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What Is Force-Placed Insurance And How Do You Avoid It?

Austin Landes, CIC
6 minute read

There is no law, at either the state or federal level, that requires property owners to get insurance coverage. But most banks and lenders do require it—they won’t front any money unless they’re sure their investment is protected. Despite this requirement, there are still situations where a property owner has a lapse or gap in coverage. When this happens, the mortgage lender or bank will purchase force-placed insurance, also known as “lender placed” or “collateral protection” insurance.

What is force-placed insurance?

Force-placed insurance is a type of coverage that a financial institution can purchase on behalf of a borrower or debtor who fails to maintain adequate coverage on their property. This coverage can be activated for both commercial and residential properties, but for the purposes of this article, we’ll focus on the commercial implications.

For example, let’s say a commercial building owner fails to renew their property insurance policy or underinsures the building. The lender may imposes a force-placed policy to cover the building against perils like fire, theft, or natural disasters.

force-placed policies can also be very specific, such as when a commercial property has significant machinery and equipment that the business owner fails to insure. The lender can obtain force-placed insurance specifically for the machinery to protect its value.

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How Force-Placed Insurance Works

This is the typical scenario where a force-placed insurance would be put in play:

  1. Lender Realizes Borrower Has Insufficient Or Lapsed Coverage: If a borrower’s insurance lapses (e.g. due to non-payment of premiums) or the lender determines that the borrower’s insurance coverage is insufficient, the lender will impose a force-placed insurance policy to protect their interest in the property.
  2. Lender Notifies Borrower: Before placing the insurance, lenders typically notify the borrower and provide an opportunity to rectify the lapse in coverage or provide evidence of sufficient coverage.
  3. Borrower Is Billed: The borrower must pay for the forced-place insurance policy. The cost can be added to the borrower’s loan balance, deducted from the escrow account, or charged as a separate fee.
  4. Lender Gains Protection: Even though the borrower is billed for the policy, the lender becomes the named insured. This is because the policy is designed to protect the lender's investment in the property, rather than the borrower’s interest.

Pros And Cons Of Force-Placed Insurance For Businesses

This type of policy has a specific purpose that comes with some benefits, but force-placed insurance is generally lower quality than other policies in the standard market. Here’s a quick summary of the good and bad:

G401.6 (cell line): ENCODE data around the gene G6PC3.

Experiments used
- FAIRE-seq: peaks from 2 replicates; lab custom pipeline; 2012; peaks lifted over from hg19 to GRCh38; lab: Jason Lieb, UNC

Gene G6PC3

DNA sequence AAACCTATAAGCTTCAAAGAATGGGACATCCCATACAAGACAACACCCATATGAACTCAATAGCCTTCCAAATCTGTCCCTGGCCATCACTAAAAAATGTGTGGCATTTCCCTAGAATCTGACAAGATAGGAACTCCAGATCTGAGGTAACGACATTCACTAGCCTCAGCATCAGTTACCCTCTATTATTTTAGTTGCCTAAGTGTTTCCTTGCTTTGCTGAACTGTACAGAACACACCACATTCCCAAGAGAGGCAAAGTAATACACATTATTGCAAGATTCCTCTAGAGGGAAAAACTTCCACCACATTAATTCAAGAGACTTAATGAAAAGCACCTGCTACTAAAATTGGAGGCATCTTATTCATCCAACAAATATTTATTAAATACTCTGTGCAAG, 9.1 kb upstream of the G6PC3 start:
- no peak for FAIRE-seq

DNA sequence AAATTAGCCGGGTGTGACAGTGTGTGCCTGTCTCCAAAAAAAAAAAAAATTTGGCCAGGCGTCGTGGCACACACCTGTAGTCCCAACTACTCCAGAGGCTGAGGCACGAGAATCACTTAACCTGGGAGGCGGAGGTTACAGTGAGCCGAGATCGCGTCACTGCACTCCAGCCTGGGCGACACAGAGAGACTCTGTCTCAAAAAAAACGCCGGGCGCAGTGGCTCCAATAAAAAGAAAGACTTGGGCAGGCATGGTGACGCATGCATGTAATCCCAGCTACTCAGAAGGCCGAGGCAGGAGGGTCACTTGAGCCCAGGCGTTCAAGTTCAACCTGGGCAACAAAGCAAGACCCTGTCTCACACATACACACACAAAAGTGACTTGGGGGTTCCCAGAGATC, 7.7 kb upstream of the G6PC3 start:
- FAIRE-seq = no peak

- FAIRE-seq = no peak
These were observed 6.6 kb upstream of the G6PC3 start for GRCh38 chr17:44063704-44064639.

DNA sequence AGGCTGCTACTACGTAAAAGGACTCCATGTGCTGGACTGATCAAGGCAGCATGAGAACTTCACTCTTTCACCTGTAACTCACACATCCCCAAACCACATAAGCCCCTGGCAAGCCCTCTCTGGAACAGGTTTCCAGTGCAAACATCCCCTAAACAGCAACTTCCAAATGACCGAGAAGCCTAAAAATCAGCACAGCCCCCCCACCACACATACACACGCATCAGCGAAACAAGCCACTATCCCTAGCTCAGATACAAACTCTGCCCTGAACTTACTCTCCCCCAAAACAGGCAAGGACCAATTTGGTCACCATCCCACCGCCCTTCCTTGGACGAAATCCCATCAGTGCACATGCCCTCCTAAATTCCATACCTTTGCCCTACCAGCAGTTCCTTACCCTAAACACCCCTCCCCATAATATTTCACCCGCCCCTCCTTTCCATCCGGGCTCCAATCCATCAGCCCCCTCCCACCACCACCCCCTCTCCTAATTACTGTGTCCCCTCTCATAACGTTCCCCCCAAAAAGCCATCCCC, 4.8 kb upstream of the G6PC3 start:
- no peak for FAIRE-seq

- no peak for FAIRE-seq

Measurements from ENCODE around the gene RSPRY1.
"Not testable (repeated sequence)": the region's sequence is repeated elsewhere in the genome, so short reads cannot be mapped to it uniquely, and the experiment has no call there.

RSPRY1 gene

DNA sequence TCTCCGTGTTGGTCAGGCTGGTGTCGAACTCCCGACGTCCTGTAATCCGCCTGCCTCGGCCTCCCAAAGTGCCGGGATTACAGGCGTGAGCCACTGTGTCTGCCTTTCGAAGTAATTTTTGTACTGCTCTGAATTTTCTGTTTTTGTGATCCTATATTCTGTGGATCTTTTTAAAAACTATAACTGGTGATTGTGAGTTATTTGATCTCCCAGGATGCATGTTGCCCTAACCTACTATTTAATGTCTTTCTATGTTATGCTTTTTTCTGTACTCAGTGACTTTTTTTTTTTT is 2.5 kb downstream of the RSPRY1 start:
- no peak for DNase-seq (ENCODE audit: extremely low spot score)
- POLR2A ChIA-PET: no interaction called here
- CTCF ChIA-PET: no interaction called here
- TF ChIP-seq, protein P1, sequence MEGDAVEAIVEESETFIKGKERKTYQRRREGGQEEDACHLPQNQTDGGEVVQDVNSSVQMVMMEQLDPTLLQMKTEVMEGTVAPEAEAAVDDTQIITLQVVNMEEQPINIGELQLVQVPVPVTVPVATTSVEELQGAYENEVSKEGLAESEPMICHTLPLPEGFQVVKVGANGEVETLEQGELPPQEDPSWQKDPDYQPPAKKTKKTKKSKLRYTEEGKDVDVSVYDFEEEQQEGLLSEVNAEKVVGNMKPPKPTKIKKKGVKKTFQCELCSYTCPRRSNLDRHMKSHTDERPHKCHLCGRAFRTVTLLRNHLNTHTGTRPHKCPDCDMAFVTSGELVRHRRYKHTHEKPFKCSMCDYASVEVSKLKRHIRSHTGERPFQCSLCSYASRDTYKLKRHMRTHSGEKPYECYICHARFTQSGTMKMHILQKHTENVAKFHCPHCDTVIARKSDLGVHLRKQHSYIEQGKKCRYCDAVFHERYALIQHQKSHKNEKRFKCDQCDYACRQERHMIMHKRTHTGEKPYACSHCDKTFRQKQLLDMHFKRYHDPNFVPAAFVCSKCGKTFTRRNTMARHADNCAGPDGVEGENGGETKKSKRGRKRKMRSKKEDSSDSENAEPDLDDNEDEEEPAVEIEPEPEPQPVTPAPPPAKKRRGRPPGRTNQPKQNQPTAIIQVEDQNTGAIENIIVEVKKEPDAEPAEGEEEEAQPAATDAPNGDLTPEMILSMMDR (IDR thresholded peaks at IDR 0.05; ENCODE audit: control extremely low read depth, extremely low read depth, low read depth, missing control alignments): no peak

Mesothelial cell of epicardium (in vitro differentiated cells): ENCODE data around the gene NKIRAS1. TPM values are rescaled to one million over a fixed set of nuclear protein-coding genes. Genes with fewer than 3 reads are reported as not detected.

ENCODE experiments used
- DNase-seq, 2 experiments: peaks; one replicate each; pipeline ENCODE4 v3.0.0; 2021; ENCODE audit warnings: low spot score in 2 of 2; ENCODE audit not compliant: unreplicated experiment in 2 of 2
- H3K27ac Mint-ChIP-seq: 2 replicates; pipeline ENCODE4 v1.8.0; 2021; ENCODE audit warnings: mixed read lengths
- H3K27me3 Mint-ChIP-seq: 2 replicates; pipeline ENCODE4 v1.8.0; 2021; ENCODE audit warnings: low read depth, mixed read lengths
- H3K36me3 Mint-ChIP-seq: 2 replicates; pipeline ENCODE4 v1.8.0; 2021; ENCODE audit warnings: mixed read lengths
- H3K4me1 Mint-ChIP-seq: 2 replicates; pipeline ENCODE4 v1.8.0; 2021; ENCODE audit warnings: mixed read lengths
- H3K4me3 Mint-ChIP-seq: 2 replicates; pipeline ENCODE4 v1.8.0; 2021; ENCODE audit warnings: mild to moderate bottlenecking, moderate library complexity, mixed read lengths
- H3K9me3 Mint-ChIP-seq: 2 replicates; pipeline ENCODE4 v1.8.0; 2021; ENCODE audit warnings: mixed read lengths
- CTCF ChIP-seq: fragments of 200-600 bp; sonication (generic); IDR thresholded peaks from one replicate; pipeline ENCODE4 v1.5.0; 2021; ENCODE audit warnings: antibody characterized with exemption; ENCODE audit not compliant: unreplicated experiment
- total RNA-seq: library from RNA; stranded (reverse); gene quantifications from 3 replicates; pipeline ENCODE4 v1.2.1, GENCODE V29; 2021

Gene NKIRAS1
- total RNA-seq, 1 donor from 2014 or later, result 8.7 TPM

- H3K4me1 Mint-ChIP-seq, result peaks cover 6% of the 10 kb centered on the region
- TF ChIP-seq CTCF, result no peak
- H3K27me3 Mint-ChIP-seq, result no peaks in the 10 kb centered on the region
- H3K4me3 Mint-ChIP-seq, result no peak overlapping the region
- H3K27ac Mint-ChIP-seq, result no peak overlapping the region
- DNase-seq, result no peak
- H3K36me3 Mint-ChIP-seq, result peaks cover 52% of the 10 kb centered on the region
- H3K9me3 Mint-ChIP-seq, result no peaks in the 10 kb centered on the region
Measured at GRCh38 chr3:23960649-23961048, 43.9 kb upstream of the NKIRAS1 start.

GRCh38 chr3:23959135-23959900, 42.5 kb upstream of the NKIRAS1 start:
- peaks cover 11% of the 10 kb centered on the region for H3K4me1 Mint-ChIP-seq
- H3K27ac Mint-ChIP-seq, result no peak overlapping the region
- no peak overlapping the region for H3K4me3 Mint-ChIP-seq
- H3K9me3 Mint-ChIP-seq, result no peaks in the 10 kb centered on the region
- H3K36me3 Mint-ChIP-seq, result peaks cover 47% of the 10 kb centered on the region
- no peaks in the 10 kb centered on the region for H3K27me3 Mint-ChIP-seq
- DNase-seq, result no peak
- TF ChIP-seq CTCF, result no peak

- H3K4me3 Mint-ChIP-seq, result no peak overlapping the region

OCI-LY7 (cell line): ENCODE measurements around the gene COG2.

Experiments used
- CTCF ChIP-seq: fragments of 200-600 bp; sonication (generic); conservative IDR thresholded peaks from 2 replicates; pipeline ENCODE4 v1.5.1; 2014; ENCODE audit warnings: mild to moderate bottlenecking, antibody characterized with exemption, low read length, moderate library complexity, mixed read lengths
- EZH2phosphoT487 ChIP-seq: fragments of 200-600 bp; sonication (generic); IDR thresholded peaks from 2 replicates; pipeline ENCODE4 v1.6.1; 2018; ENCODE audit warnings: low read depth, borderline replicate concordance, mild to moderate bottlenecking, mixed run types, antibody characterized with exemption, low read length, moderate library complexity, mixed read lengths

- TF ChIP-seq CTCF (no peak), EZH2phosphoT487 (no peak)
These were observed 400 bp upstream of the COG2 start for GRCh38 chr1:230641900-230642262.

Cons

  • Sky-High Costs: Premiums are usually significantly higher (up to 10 times higher) than standard commercial policies.
  • Limited Coverage: Coverage typically doesn’t meet the borrower’s needs and has gaps that often exclude personal property, business interruption, and general liability.
  • Additional Debt: The cost is often added to the loan balance, increasing the debt load and financial strain on the borrower.

Pros

  • Compliance: Gaining coverage allows you to stay compliant with the bank and lets the lender handle the placement of that property.

5 Ways To Avoid Force-Placed Insurance

Property owners are sometimes caught between a rock and a hard place and cannot avoid having the lender implement this policy. But in most cases, these five tactics can help you stay properly insured and keep the lender from stepping in:

  1. Know what’s in your loan documents so you are prepared for what the bank will do in a given situation. The loan documents should lay out the process of force-placed insurance.
  2. Manage your renewals ahead of time and ensure the coverage aligns with lender requirements. Be sure to update lenders regarding any insurance changes.
  3. Have a proper insurance budget. As insurance costs rise, do what you can to pad that budget. 
  4. Regularly review and compare insurance policies to avoid underinsurance.
  5. Perhaps most importantly, have a good relationship with your insurance agent. You ideally want to work with an agent who specializes in high-hazard Excess and Surplus (E&S) properties. An agent with this expertise can help you handle issues before the lender has to activate force-placed insurance—and if it does get to that point, the agent will help you navigate the situation.

The Bottom Line

In simplest terms, force-placed insurance is very basic coverage that’s designed to protect the financial interests of lenders versus property owners. And generally, it’s not a policy you want on your property.

Our risk advisors have years of experience helping clients find—and keep—the right coverage for their businesses. We can guide you on reviewing and renewing your policies, and work with you to ensure you avoid force-placed insurance. Get a fast, free quote or contact us for more information.

Austin Landes, CIC

About The Author: Austin Landes, CIC

Austin is an experienced Commercial Risk Advisor specializing in property & casualty risk management for religious institutions, real estate, construction, and manufacturing.


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